The disloyalty is shocking. Waves of migrants arrive at a country’s shores seeking economic opportunity, a higher quality of life for themselves and their children, or refuge from political uncertainty — only to return to their home countries or move on to other ones while retaining open-ended rights of return and access to social benefits.
Sound like a resumé of woes afflicting Canada’s immigration policy? Actually, it’s a partial slice of New Zealand’s experience with Chinese migrants during the past two decades, topped with a gloss of public reaction to those trends. As a 2012 report from the U.S.-based Migration Policy Institute outlines, Chinese migrants to New Zealand are presenting researchers with a striking new phenomenon to study: migrant families that “move and relocate according to the specific needs of their members at various stages of their life cycle.” Families from Hong Kong, Taiwan and now mainland China are coming and going from the country as dictated by the needs of career, childcare, education, elder care and retirement. In so doing, they are provoking outraged charges of disloyalty from longer-established Kiwis.
What if the new minister decided to carry out his mandate with the same grip on international comparisons and evidence that he surely had in his former career as a Canadian diplomat and UN official?
As followers of citizenship matters in Canada well know, those migration patterns, and the alarm they can cause, are much the same here. Like New Zealand and Australia, we have the luxury of not having to face the crises of human trafficking and criminal smuggling that European countries are grappling with, particularly in the wake of recent high-casualty migrant shipwrecks on the Italian coast. For that reason, migration angst in our three countries comes almost entirely from people we let enter and then accuse of opportunism and disloyalty based on their subsequent actions.
It may be that some migrants to Canada, though their subsequent international movements, end up drawing on social benefits and protections that seem disproportionate to their commitment and contributions.
It may also be, however, that worries about disloyalty and freeloading among globally mobile immigrants are vastly overstated by politicians and talk-show ranters. Embracing the opportunities that come from globally connected diasporas may prove a more valuable — not to mention realistic — tack for Canadian citizens and politicians to take. It’s time to rethink ideas of national loyalty and assimilation formed during the relatively brief period when states were paramount and migration was expected to be a one-way, one-time journey.
It would be a truly excellent thing if Canada’s government, and its new Citizenship and Immigration minister Chris Alexander, decided to figure out where the facts lie with respect to these matters, and then fix any glaring problems that need fixing. The government could even talk to New Zealand and Australia about their approach to resolving dilemmas of citizenship in a new globally mobile era.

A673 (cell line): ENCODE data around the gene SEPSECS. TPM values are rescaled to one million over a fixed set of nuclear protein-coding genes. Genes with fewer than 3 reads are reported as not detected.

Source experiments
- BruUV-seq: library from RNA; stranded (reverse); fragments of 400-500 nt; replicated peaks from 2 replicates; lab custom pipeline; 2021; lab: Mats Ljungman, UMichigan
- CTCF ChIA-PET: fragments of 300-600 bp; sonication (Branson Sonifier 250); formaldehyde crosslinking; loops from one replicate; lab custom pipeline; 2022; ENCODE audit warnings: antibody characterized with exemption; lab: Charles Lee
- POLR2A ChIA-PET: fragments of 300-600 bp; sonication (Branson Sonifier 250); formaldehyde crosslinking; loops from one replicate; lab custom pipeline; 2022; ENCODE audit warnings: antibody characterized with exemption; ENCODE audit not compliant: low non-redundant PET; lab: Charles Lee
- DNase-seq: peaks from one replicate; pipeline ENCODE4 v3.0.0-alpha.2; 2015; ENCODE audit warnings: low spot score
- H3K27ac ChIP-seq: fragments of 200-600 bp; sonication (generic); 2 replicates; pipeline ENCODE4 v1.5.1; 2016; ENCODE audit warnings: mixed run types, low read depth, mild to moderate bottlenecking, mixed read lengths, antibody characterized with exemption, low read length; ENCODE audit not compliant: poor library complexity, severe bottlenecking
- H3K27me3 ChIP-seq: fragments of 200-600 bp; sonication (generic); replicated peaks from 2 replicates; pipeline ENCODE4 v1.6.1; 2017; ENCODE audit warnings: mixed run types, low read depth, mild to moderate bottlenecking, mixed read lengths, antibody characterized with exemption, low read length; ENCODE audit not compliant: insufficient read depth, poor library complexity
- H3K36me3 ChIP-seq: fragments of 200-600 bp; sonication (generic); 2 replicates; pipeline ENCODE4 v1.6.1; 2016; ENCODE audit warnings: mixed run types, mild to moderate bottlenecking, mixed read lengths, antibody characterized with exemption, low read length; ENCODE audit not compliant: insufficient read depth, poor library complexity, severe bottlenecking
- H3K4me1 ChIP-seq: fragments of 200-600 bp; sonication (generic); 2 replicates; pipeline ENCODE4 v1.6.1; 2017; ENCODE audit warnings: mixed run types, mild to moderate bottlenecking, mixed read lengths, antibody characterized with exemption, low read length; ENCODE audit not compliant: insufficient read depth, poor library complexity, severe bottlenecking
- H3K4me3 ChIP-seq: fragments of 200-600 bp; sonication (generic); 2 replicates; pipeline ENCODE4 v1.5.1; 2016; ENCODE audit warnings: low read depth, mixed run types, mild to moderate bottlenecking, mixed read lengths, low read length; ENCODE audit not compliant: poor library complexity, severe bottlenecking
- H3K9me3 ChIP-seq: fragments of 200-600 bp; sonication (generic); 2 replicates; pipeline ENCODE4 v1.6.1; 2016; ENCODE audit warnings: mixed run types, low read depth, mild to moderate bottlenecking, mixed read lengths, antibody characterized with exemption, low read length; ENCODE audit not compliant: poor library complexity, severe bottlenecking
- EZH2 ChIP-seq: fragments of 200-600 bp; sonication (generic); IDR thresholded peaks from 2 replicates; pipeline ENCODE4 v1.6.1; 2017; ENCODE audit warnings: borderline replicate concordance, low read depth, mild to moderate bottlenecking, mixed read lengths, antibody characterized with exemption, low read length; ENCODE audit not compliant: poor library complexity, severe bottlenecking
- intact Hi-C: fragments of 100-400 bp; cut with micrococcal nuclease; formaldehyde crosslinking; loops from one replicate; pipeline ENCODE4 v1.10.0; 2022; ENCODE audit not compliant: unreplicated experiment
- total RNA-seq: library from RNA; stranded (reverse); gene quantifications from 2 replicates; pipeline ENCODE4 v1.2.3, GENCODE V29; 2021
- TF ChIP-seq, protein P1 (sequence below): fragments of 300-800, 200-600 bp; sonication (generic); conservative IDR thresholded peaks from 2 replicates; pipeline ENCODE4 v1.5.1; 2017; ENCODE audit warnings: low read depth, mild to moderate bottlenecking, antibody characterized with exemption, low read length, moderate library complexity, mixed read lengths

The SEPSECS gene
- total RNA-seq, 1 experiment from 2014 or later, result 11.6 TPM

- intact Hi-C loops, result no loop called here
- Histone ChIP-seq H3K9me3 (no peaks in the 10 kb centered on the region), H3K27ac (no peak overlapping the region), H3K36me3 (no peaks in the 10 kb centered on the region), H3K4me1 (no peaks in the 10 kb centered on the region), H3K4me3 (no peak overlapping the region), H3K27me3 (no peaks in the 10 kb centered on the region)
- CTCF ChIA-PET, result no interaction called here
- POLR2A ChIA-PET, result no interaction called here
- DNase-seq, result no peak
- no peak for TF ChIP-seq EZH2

But there’s not great reason for optimism on that front. As former Privy Council clerk Mel Cappe noted in a recent interview, last week’s Throne Speech — as with the government’s general track record — was devoid of bold evidence-led ideas. Amid all the consumer-friendly measures dangled before voters, the speech said little about Canada’s citizenship policy. While reaffirming some now-standard Conservative lines about the intrinsic value and commitments of citizenship, it left the government’s commitment to action wholly vague: “To strengthen and protect the value of Canadian citizenship, our government will introduce the first comprehensive reforms to the Citizenship Act in more than a generation.”
Judging from past ministerial rhetoric, what that probably means is some tinkering with Canada’s jus soli citizenship policy, which permits much-maligned “birth tourists” to deliver babies here in order to reap Canadian benefits and protections down the road. To date the government has offered only anecdotes about the pervasiveness of this phenomenon. It will probably proceed to bring forward legislation similarly unhampered by evidentiary backing.
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Things could be different, though. What if the new minister decided to carry out his mandate with the same grip on international comparisons and evidence that he surely had in his former career as a Canadian diplomat and UN official? What if he decided that “comprehensive reforms” meant a set of idea-driven policies reflecting current global facts, trends and systematic reflection on the nature of 21st-century citizenship?
Such an approach would constitute a display of ministerial boldness thus far unseen in the Harper government. Don’t hold your breath waiting to see it happen. But let’s not forget, either, what a once-in-a-generation rethinking of a vital piece of federal policy ought to look like, and hold the government accountable to meet that standard.